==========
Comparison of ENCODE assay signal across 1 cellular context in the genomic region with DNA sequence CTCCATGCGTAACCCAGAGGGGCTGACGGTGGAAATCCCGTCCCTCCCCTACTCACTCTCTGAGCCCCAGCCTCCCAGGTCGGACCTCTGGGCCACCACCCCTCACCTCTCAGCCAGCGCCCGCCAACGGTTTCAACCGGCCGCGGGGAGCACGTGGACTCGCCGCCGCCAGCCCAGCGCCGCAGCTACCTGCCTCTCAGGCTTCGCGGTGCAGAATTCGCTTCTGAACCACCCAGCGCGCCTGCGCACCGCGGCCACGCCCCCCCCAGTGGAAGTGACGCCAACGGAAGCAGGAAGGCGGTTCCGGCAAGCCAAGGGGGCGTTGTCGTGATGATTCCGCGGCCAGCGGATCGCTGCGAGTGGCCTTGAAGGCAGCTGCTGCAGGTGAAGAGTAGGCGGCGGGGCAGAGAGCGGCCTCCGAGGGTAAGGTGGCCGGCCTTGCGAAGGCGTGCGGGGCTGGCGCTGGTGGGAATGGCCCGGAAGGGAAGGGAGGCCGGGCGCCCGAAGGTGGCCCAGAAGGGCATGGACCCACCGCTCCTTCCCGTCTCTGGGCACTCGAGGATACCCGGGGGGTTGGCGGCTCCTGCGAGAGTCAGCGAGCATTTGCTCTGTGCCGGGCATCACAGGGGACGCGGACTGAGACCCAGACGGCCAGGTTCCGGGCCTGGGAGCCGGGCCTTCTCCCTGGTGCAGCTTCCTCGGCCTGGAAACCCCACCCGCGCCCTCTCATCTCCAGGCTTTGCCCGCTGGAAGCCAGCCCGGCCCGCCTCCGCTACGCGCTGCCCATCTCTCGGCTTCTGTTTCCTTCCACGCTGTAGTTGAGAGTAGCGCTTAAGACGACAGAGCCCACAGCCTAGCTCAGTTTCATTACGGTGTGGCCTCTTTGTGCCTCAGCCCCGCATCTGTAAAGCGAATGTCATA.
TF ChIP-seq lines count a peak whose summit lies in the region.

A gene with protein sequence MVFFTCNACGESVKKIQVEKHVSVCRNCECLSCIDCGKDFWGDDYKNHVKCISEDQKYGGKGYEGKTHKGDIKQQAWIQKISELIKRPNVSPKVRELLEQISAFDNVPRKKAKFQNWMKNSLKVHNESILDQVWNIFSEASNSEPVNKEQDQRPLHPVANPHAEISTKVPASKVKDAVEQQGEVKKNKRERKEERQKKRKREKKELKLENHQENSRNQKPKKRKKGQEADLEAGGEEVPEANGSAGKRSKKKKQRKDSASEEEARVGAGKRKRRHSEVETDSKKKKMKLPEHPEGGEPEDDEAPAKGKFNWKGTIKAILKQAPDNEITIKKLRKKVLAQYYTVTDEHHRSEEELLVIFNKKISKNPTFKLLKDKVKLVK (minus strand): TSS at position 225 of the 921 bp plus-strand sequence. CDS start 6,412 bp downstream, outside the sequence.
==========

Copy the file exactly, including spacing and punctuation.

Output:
Comparison of ENCODE assay signal across 1 cellular context in the genomic region with DNA sequence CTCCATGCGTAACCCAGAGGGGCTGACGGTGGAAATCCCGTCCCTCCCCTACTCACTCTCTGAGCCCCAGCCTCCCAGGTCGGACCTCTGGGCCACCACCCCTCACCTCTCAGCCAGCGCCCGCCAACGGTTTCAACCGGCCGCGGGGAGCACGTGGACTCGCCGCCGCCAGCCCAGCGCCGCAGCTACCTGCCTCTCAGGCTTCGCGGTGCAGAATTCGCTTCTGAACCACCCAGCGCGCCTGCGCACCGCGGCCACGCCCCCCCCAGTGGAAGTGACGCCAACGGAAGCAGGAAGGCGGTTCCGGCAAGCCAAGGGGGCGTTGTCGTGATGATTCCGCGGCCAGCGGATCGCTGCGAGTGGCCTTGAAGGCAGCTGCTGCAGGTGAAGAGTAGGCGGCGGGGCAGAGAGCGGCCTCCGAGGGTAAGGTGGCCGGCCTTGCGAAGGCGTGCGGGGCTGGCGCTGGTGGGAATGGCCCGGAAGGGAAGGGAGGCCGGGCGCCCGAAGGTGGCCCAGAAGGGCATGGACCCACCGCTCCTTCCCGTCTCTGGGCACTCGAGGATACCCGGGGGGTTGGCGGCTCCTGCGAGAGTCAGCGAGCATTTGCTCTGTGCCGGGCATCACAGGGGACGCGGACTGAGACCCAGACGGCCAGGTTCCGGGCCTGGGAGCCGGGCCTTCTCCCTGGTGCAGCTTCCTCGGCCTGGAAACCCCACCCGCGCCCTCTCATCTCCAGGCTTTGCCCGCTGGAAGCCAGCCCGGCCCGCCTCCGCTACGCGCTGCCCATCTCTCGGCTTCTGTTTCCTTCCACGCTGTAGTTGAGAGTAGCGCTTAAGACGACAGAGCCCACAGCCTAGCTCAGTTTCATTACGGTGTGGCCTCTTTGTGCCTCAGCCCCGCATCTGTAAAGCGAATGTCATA.
TF ChIP-seq lines count a peak whose summit lies in the region.

A gene with protein sequence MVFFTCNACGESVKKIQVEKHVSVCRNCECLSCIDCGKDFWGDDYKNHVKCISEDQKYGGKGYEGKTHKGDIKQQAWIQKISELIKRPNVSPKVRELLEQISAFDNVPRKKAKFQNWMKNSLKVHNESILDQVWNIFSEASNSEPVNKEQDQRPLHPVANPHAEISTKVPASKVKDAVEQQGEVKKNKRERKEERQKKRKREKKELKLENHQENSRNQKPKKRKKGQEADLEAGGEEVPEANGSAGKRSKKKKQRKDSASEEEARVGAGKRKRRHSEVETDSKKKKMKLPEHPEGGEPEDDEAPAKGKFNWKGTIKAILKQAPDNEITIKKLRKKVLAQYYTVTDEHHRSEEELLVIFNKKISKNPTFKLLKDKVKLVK (minus strand): TSS at position 225 of the 921 bp plus-strand sequence. CDS start 6,412 bp downstream, outside the sequence.